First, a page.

Read, Debate: Engage.
Karl_Ernst_von_Baer_Types_Principaux_des_Differents_Race_Humaines Kopie

The concept of race

“Hating people because of their color is wrong. And it doesn't matter which color does the hating. It's just plain wrong.”
Muhammad Ali

The concept of race was originally a product of the natural sciences, which attempted to scientifically underpin the dominant European cliché of a superior white race in the 19th century. The origin of racism goes back to the colonization of Africa and South America. The enslavement of millions of Africans to exploit the resources of the conquered territories solidified the European’s pretension of a moral and civilizational superiority of the "white race". 

In a short introductory video the Understanding Race project from the American Anthropological Association says race is a powerful idea and an enduring concept, invented by society. It has also fostered inequality and discrimination for centuries, as well as influencing how we relate to other human beings:

During the past 500-1000 years, racism on the part of Western powers toward non-Westerners has had a far more significant impact on history than any other form of racism (such as racism among Western groups or among Easterners, such as Asians, Africans, and others). The most notorious example of racism by the West has been slavery, particularly the enslavement of Africans in the so-called "New World" (slavery itself dates back thousands of years).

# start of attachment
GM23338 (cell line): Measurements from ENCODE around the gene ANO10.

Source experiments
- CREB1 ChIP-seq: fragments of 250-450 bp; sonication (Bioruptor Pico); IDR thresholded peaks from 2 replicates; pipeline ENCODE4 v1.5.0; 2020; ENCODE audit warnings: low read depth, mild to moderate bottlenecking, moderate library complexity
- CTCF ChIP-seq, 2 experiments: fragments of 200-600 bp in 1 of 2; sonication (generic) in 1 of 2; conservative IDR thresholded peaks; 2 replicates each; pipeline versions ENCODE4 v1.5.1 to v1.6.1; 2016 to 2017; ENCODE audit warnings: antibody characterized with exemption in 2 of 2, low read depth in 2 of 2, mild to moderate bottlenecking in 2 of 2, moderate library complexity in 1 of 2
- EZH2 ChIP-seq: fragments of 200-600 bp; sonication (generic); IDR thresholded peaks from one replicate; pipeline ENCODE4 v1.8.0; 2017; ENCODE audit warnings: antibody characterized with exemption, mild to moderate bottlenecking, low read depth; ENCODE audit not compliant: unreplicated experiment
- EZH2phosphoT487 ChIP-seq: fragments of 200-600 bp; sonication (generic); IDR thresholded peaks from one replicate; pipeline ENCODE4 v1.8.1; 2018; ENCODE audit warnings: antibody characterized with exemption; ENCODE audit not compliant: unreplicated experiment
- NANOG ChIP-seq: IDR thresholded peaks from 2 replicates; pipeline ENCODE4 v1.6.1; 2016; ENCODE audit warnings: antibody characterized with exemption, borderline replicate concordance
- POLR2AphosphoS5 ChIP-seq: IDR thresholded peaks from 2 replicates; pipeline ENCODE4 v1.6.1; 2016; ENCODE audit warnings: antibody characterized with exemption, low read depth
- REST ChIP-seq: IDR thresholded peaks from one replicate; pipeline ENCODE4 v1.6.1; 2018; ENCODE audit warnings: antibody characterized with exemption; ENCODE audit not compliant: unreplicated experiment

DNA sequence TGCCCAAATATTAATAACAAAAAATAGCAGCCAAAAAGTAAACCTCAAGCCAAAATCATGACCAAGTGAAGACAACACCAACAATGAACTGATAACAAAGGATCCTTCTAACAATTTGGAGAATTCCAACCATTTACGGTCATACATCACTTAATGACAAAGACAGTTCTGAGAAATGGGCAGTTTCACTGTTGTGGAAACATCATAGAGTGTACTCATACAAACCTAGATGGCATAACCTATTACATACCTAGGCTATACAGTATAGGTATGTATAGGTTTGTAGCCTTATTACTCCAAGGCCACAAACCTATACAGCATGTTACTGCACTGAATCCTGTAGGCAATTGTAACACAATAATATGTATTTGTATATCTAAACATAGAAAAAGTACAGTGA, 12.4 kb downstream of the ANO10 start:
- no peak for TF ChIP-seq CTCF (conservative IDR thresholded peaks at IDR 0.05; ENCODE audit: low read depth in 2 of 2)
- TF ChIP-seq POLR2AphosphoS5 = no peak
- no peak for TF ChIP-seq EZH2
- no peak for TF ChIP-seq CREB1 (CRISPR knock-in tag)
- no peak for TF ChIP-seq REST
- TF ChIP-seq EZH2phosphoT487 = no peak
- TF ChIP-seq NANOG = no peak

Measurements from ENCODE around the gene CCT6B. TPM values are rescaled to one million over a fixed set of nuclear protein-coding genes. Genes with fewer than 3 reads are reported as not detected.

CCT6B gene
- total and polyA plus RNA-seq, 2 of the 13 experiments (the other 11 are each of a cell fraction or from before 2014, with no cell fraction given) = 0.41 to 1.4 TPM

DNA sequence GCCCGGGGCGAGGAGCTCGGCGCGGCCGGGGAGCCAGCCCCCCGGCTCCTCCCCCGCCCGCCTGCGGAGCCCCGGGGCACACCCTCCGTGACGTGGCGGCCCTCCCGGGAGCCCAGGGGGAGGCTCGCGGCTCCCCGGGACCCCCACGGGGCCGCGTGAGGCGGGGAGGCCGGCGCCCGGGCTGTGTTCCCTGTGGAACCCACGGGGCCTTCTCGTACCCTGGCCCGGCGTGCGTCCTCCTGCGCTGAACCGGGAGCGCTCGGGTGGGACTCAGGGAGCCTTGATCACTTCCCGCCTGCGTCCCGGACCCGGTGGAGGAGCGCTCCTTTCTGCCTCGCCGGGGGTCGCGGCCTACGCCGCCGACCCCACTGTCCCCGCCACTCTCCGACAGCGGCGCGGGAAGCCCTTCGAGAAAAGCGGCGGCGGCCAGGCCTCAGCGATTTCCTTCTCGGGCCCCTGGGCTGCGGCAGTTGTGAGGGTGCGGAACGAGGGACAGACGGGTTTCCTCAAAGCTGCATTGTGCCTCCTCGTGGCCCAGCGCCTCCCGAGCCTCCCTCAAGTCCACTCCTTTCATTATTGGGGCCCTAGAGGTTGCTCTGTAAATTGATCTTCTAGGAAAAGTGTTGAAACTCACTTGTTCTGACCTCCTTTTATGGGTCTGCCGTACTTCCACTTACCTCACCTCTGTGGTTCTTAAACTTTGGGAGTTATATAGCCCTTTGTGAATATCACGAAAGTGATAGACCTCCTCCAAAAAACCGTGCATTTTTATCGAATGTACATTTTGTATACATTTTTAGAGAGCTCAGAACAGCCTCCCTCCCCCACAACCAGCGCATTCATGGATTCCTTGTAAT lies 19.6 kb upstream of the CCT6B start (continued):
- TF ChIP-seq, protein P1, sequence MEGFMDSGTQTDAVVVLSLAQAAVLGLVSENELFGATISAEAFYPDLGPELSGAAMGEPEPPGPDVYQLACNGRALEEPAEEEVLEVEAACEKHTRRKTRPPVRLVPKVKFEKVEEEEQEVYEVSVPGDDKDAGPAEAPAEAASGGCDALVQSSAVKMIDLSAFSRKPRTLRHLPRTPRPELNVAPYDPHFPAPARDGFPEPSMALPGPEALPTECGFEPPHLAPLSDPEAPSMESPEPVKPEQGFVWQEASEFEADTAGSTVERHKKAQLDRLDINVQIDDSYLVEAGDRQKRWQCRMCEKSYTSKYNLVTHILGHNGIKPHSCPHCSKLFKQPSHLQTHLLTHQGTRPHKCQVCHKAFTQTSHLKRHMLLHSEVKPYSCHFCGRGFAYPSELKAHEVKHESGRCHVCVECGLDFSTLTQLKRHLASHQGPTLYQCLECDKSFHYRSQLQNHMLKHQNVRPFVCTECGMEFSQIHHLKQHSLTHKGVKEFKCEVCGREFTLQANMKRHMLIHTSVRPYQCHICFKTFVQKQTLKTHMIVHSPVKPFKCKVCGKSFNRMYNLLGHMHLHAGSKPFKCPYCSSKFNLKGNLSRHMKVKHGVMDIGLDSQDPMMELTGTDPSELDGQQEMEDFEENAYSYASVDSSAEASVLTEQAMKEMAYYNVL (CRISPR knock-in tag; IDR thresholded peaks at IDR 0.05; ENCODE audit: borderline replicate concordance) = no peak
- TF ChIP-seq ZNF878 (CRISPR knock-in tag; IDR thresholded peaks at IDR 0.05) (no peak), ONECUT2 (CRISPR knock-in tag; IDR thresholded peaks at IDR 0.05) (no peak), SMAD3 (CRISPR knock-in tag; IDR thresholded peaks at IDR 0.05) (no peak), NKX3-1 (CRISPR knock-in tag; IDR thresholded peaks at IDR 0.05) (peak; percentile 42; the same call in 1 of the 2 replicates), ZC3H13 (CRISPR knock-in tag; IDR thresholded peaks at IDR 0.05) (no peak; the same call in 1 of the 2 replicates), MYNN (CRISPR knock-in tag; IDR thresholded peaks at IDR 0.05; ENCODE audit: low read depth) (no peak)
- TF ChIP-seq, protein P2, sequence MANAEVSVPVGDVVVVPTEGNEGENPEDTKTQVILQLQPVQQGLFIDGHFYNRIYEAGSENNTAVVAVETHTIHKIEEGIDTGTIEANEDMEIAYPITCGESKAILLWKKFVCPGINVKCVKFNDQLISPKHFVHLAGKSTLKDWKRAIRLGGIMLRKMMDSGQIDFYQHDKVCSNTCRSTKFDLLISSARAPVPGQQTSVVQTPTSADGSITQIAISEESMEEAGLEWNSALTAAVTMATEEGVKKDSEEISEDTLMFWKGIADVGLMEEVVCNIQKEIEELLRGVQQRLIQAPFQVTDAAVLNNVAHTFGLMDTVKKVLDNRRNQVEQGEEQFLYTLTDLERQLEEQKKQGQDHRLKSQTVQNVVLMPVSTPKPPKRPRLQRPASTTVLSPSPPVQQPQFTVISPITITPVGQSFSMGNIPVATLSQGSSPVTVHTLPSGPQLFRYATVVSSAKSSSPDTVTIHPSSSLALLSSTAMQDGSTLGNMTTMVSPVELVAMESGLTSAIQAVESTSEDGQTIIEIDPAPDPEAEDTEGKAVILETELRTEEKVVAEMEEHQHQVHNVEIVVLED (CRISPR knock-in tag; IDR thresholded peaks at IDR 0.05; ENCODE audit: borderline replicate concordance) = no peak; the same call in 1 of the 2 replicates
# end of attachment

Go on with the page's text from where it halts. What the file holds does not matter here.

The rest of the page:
The origin of Racism

In the early 20th century, the "ethnographic World Maps" of German and French atlases showed a connection between the continents and the "races", who alleged lived there. According to these maps the human kind consists of races or populations which differ in certain hereditary characteristics from each other, and the most striking of which is the color of their skin.

In fact, contemporary scientists are not in agreement on whether race is a valid way to classify people. 

Read more about Population Genetics from the Stanford University

What may seem to be significant "racial" differences to some people - skin color, hair, facial shape - are not of much scientific significance. In fact, genetic differences within a so-called race may be greater than those between races.

The French-German broadcaster ARTE summerized the history of racism in a slide show:


BOOK TIP: Poverty is the new black by A Sivanandan

"Racism has always been both an instrument of discrimination and a tool of exploitation. But it manifests itself as a cultural phenomenon, susceptible to cultural solutions, such as multicultural education and the promotion of ethnic identities.

Tackling the problem of cultural inequality, however, does not by itself redress the problem of economic inequality. Racism is conditioned by economic imperatives, but negotiated through culture: religion, literature, art, science and the media.

... Once, they demonised the blacks to justify slavery. Then they demonised the “coloureds” to justify colonialism. Today, they demonise asylum seekers to justify the ways of globalism. And, in the age of the media, of spin, demonisation sets out the parameters of popular culture within which such exclusion finds its own rationale — usually under the guise of xenophobia, the fear of strangers."

A. Sivanandan, The Guardian, August 17, 2001